Does Google care if keywords are in the URL / URI?
The simple answer to this is yes, so if that’s all you wanted to know, why not go read another post, although if you are interested in finding out how we worked this out, read on …………………. Just for clarity the URL or URI is the actual address of something on the web, for example w’s.awebsite/folder/apage.html the terms URL and URI are one and the same thing (see the W3C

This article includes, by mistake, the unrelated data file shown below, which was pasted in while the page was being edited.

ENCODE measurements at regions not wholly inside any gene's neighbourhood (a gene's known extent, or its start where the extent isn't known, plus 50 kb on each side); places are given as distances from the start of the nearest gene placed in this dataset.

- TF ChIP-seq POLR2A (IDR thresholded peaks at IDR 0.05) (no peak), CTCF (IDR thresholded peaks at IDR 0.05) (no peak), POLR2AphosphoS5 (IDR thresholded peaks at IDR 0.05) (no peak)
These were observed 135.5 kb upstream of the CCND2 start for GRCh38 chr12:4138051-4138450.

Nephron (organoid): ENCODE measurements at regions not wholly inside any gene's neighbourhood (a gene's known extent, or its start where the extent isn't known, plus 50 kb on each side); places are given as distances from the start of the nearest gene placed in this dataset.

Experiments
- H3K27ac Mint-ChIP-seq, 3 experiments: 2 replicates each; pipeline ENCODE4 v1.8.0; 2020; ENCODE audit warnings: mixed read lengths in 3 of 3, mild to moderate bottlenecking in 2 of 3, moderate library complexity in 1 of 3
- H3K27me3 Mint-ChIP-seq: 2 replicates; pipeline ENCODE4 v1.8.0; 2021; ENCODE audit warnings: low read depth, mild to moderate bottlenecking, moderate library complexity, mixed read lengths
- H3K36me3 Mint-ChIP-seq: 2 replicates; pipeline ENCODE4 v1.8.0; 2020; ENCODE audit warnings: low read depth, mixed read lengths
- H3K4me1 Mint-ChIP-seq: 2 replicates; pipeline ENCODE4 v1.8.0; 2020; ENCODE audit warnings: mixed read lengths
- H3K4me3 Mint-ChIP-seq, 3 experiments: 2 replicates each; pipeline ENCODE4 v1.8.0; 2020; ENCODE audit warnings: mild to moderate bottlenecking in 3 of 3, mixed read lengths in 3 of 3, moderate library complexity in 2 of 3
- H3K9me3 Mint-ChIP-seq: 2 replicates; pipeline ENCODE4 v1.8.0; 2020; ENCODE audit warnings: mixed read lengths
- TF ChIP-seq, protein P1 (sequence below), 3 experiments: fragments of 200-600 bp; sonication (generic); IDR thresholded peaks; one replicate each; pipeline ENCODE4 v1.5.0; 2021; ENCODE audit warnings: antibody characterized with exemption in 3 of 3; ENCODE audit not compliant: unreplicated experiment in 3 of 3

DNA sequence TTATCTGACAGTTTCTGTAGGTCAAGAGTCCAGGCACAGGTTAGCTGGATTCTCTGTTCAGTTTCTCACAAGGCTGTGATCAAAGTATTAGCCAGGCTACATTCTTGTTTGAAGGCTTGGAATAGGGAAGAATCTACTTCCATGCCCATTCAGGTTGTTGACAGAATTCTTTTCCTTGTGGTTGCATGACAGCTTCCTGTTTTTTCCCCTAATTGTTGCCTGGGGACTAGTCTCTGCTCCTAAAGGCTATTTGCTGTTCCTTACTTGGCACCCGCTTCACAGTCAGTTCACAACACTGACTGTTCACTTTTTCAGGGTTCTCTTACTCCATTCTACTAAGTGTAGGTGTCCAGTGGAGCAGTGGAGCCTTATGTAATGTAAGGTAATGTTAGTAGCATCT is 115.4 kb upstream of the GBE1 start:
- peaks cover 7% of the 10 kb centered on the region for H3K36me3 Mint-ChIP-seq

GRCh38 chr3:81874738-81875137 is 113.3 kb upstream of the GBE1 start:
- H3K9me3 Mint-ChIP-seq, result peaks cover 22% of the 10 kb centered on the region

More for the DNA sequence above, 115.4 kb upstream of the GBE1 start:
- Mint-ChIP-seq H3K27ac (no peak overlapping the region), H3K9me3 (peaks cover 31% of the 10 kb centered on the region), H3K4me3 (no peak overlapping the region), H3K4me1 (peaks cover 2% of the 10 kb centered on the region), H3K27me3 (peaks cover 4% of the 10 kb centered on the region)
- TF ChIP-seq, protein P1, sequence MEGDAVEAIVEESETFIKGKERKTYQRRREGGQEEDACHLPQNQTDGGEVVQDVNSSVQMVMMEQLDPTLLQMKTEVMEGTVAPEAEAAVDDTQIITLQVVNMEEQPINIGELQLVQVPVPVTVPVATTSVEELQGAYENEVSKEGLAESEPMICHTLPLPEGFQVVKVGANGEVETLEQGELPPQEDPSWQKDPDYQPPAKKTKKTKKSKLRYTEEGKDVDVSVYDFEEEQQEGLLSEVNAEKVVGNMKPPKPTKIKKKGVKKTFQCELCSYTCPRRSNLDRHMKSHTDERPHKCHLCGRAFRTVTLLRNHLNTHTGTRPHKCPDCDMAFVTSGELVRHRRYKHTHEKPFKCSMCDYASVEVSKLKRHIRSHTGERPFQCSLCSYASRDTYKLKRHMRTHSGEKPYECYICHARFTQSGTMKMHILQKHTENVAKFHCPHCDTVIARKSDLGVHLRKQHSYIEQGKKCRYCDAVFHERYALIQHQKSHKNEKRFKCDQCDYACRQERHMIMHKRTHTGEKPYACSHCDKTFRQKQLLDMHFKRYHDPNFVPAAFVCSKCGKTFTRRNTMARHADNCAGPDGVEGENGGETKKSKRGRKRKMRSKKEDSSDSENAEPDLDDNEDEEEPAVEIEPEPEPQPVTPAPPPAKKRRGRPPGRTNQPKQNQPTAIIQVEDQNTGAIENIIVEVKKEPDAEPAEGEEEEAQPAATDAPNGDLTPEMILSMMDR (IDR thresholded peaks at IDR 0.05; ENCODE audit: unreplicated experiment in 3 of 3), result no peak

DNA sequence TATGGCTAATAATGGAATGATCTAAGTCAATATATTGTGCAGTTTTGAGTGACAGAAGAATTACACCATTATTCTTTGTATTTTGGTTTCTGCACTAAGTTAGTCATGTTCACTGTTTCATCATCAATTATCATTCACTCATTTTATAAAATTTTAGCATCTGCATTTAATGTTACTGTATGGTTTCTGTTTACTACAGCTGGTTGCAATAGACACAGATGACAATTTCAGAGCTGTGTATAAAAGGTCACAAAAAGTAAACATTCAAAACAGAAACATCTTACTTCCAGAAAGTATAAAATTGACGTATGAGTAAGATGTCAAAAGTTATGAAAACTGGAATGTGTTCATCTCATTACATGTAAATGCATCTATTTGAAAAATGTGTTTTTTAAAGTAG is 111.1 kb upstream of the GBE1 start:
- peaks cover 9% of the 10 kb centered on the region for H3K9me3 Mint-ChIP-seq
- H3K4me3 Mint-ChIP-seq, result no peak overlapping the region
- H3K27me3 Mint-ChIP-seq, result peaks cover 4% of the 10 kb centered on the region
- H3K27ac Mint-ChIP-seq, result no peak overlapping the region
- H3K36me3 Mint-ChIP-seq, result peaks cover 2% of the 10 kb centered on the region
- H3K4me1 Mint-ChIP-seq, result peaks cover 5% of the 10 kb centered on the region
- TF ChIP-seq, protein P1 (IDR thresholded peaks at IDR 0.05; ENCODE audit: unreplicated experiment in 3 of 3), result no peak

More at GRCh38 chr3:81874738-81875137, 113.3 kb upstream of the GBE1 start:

website) Having your main keyword or keywords (but don’t go silly) in the URL appears to be quite an important factor in the search rankings too, well specifically in Google at least, in fact even more so than having the keyword in other page elements. So a quick example is to set up 3 new pages with equal amounts of text on them and a single link from the same page on a website (it does not matter if these are internal or external links, as long as they are indexed). Now you set the first page with a keyword which you have already checked nobody has optimised for, i.e. a string of alpha numeric characters, something like hfgfh657589gfhdhj should be fine, on this page you only use it in the URL. On the second page, you give it a different page name (test-page should be fine) but you then add your unique keyword in the title tag. On the third page add it to another page element, anything except the keywords, because as we all know these are ignored by Google now anyway. Once they have been indexed, search your unique keyword in Google, you will find that the first result is the one with your keyword in the URL, second it’s in the title tag and not showing unless you click for the additional results is the other one you added. So whilst not a totally scientific experiment, as I have only tried it once myself, this does give a strong indication that not only does Google pay attention to the keywords in the URL, but also gives it more weight than other elements on the page. As a side note: If you only add that keyword to your keywords meta tag and search it in Google or Bing, they will not find the page at all, which shows that they actually ignore what is listed in the keywords meta tag, however run the same search in Yahoo and up pops your page, so it seems that Yahoo does still pay attention to the keywords tag. Quite how much importance it gives to the keyword tag, can’t be measured this way, as there is no competition, but it definitely reads them (for the moment at least).